Electric Vehicle Symposium Meeting in Los Angeles: EVS26
The annual international Electric Vehicle Symposium was held at the Los Angeles Convention Center recently, and I was lucky enough to be able to attend the exhibits and the EV drive opportunity on the opening Sunday.
The exhibits at this event are primarily aimed at the EV manufacturers and OEM suppliers who provide parts and systems for these cars. Much of the information was too esoteric for me, or over my layman's head. But I was able to bring back some salient points from some of the displays.
- I was able to see the SAE DC combo plug for the first time. This was the public introduction of this newly proposed US standard for DC (direct current) quick charging that has been approved by eight car manufacturers. DC fast charging can charge an EV from empty to 80% full in 30 minutes, and widespread installation of these chargers is thought by some to be the most important factor in stimulating the acceptance of EVs by average car buyers. Nissan and Mitsubishi have cars on US roadways and many in Japan and Europe that are using the Japanese CHAdeMO DC charging standard. There are already CHAdeMO chargers in use in the US and the SAE has been slow to establish their competing standard, and this has been one reason why installation of DC fast charging has been slow in this country. The plugs that were shown at EVS26 were built to the new SAE proposed standard that has not yet been approved. Note that at this time there are zero cars on the roads that can take this new SAE plug, and there won't be any until (probably late) 2013. But GM is apparently leading an effort to halt installation of any more CHAdeMO DC quick chargers reference, even though the SAE combo plug standard hasn't yet been finalized, and no chargers are yet UL approved. This move would be detrimental to the success of the NIssan and Mitsubishi EVs that have already established a foothold here. My opinion is that the solution is to equip future DC quick chargers with dual plugs and hardware/software that will support both standards, and that the 200 new DC quick chargers that will be installed in California through an agreement between the State and NRG should be engineered to provide CHAdeMO charging immediately and additionally SAE combo charging when it is UL approved and implemented and when there are actual cars on the roads that can use it.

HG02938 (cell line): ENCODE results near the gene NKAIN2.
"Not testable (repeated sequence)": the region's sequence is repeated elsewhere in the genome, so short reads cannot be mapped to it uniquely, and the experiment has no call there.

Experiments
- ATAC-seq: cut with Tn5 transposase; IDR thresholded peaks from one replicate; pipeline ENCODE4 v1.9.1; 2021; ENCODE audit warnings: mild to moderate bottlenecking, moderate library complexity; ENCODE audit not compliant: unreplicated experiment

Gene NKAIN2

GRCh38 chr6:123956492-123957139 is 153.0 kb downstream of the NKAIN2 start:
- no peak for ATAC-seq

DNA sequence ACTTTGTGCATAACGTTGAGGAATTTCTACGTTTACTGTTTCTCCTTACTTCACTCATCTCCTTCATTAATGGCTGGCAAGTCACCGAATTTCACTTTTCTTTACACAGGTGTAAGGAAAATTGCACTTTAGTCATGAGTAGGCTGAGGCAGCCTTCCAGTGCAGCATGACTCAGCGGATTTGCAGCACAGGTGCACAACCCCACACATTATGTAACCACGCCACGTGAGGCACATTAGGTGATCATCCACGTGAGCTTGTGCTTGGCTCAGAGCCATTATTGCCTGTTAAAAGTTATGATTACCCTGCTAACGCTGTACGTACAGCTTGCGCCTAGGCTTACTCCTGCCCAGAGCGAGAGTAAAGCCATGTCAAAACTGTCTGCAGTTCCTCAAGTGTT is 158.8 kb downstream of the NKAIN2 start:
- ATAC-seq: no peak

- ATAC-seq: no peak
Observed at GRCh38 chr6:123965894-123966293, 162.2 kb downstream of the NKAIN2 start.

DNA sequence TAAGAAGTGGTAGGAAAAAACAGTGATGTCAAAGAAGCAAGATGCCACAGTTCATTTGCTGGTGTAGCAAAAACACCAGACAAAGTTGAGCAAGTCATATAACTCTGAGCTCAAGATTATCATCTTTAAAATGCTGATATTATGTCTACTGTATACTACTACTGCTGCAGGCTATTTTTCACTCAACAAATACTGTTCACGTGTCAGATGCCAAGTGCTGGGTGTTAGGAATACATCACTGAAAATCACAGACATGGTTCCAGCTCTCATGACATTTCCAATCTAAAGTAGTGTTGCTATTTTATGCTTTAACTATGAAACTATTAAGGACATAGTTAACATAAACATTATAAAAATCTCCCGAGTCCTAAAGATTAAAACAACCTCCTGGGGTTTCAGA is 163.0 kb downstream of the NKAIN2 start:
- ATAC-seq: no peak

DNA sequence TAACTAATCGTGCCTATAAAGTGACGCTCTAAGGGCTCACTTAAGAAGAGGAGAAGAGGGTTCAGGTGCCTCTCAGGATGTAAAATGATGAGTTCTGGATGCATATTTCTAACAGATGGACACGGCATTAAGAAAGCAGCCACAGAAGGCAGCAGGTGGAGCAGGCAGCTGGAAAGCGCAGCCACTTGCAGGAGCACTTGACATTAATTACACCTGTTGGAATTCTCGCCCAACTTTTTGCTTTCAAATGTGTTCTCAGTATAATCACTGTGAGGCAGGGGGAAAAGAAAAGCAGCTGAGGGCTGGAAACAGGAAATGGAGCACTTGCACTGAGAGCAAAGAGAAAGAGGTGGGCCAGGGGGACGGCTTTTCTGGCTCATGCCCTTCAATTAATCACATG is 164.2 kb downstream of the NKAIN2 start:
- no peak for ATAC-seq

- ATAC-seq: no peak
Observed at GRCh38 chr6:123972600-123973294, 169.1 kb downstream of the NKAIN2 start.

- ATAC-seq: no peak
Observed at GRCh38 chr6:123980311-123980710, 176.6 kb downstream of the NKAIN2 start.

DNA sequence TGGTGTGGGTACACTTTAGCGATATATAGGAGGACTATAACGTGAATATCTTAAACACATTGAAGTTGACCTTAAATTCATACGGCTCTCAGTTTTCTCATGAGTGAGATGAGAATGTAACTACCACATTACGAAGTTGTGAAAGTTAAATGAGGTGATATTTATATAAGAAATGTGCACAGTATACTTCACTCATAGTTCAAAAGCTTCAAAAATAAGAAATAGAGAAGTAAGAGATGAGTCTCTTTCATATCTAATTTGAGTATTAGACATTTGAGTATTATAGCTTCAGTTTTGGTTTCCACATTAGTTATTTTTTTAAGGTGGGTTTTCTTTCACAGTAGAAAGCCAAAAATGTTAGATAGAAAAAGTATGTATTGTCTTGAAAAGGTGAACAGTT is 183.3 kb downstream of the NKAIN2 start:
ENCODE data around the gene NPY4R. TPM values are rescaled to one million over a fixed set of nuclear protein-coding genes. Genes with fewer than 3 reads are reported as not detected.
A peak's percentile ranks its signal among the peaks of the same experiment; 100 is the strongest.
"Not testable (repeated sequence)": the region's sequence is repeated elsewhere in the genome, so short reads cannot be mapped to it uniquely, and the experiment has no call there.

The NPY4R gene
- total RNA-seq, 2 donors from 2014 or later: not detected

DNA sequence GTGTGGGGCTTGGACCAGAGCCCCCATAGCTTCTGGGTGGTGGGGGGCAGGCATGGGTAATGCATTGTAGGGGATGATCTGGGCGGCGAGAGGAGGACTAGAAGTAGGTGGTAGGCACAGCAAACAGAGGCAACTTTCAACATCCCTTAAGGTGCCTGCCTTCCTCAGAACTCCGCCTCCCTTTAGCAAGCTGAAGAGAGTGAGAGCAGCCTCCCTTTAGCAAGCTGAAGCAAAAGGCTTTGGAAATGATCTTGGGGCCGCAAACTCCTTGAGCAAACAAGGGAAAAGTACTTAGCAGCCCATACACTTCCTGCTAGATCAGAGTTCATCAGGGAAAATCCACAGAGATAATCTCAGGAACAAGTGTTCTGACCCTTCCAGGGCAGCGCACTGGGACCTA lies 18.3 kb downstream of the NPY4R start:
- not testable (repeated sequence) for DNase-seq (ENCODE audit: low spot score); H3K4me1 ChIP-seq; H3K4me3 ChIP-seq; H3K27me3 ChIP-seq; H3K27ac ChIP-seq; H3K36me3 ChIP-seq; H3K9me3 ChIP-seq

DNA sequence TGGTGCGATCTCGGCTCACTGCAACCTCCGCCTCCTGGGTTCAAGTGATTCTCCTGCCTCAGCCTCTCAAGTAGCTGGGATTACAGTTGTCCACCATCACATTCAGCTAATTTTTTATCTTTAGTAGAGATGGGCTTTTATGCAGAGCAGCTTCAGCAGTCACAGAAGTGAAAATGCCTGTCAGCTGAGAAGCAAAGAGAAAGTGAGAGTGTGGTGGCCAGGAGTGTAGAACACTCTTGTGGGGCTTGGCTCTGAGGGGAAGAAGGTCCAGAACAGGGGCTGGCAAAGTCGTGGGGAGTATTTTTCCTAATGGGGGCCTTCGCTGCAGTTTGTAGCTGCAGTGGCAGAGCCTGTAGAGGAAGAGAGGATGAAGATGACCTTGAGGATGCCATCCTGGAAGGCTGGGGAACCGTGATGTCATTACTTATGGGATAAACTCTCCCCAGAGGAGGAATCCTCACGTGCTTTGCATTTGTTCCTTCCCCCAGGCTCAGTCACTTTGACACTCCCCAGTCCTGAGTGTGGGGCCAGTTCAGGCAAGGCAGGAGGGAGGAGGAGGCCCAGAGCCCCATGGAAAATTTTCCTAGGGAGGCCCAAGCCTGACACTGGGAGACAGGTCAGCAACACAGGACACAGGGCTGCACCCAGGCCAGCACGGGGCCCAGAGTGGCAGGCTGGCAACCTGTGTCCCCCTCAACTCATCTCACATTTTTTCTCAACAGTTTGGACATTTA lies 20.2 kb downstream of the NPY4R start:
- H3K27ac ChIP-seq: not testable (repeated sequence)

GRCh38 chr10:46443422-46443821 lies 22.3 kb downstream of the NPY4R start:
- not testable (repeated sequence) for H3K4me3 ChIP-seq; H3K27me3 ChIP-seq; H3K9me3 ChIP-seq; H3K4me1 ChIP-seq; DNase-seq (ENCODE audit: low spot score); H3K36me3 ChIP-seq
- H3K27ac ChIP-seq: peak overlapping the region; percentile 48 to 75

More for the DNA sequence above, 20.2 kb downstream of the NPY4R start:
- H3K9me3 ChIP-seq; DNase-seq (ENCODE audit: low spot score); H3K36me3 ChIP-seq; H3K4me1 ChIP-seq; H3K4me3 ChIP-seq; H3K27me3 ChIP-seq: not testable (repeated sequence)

SAE (left) and CHAdeMO DC Quick Charge Plugs (photo credit JeremyW, MyNissanLeaf.com)
SAE Prototype Combo DC Plug
- BMW, one of the eight companies which have approved the new SAE DC charging design, showed one of their ActiveE sedans that had been modified to accept the prototype plug for a demonstration of actual charging on the exhibit floor.
Demonstration of SAE DC Quick Charging Installed on a BMW ActiveE Sedan
- The best news at the event was that several makers of DC fast chargers have said that they will offer chargers with both SAE and CHAdeMO plugs, making them usable by the existing Nissan and Mitsubishi cars as well as the future cars from the SAE standard signatory companies. This is not as simple as it sounds, however, nor is it inexpensive. DC fast chargers already cost an average of about $25,000 before installation, and electronics for the two different standards are different, so duplicate circuits would need to be built in to these dual-plug chargers, which would raise their cost even higher.
ABB DC Quick Charger with SAE Combo Plug
- At least three different companies were showing equipment that will provide wireless charging for EVs using magnetic induction from a device installed on a garage floor. One of the companies, Plugless Power, offers a system that can be retrofitted to a Nissan LEAF or Chevy Volt today. They said that the cost would be about $3,000 not including installation of the garage components. The other two companies build similar systems for installation by original car manufacturers.
Wireless Inductive Charging on the Infiniti LE Concept
Add On Wireless Charging from Plugless Power
- I was excited to see that Infiniti had their LE Concept on display. The LE Concept had only recently been seen for the first time at the New York Auto Show, so it was very exciting to be able to see this new concept car, an 85% reflection of the Infiniti EV that is expected to be delivered in 2014. I found the car really interesting to look at from most angles. While I'm sure that the paint that looks like liquid metal on the concept car won't be available on the production cars, I really liked the headlight and taillight treatments that may have a better chance to make it into production. I imagine that the glowing grille may be deleted, and I wouldn't miss it. The main thing that Infiniti has to get right, though, is to give this car a realistic driving range of 120 miles or so. Realistic to me means driving that includes freeway driving at 70 mph.
Infiniti LE Concept
EVS26 also had a drive event that allowed us to experience driving the very new Ford Focus EV and the BYD E6 SUV, as well as the more familiar LEAF, Mitsubishi i, Prius Plug-In, Volt, Coda and hydrogen fuel cell EVs from Mercedes, Toyota and Honda.